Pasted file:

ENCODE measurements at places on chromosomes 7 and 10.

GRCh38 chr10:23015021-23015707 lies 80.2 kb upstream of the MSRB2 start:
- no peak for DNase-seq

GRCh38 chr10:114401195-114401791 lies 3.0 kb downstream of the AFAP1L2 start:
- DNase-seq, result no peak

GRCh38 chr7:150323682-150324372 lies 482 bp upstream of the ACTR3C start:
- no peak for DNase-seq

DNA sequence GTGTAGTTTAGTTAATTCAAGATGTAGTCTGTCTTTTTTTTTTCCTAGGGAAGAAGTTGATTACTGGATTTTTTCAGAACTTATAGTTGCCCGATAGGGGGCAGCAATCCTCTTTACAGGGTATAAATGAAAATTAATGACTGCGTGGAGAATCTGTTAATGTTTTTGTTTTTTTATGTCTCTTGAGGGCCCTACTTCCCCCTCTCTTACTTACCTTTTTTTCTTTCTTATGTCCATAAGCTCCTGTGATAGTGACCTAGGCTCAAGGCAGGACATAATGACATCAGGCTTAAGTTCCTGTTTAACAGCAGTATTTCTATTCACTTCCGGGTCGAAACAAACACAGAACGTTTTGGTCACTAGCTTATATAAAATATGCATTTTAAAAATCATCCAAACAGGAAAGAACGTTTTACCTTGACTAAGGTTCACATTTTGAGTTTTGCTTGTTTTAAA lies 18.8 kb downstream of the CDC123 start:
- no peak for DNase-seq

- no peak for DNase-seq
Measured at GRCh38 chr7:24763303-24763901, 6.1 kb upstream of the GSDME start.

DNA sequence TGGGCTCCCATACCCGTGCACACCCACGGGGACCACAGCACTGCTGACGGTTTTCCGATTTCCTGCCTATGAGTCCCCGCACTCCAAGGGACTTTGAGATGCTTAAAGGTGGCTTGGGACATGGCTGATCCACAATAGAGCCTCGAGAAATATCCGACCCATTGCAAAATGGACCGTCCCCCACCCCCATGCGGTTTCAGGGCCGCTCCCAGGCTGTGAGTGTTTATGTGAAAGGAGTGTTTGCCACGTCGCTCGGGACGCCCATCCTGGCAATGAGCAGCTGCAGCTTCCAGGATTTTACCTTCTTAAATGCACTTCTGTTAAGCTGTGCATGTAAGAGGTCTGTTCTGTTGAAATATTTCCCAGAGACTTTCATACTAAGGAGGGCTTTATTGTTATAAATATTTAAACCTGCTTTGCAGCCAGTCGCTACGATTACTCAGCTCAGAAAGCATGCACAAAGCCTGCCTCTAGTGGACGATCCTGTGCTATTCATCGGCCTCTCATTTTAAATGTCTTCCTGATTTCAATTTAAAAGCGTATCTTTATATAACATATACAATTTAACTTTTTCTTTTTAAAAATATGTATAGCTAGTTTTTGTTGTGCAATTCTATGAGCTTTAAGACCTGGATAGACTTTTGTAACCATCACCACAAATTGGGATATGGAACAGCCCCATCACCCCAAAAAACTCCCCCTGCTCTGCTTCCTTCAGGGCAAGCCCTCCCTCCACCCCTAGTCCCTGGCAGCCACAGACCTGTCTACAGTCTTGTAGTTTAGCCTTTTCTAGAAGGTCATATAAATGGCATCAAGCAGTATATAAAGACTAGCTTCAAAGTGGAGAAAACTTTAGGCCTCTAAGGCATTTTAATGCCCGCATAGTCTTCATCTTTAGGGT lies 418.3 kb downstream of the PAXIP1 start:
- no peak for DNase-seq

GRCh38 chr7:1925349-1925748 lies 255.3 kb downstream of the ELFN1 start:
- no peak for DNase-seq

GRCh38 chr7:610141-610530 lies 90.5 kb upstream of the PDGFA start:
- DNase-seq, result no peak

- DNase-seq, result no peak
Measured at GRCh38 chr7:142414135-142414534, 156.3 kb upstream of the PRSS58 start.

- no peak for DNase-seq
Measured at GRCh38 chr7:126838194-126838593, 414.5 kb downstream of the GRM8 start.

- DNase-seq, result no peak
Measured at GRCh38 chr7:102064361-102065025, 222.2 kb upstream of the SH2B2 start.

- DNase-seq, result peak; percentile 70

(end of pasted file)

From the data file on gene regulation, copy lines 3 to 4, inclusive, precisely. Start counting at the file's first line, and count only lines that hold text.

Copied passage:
- no peak for DNase-seq

GRCh38 chr10:114401195-114401791 lies 3.0 kb downstream of the AFAP1L2 start: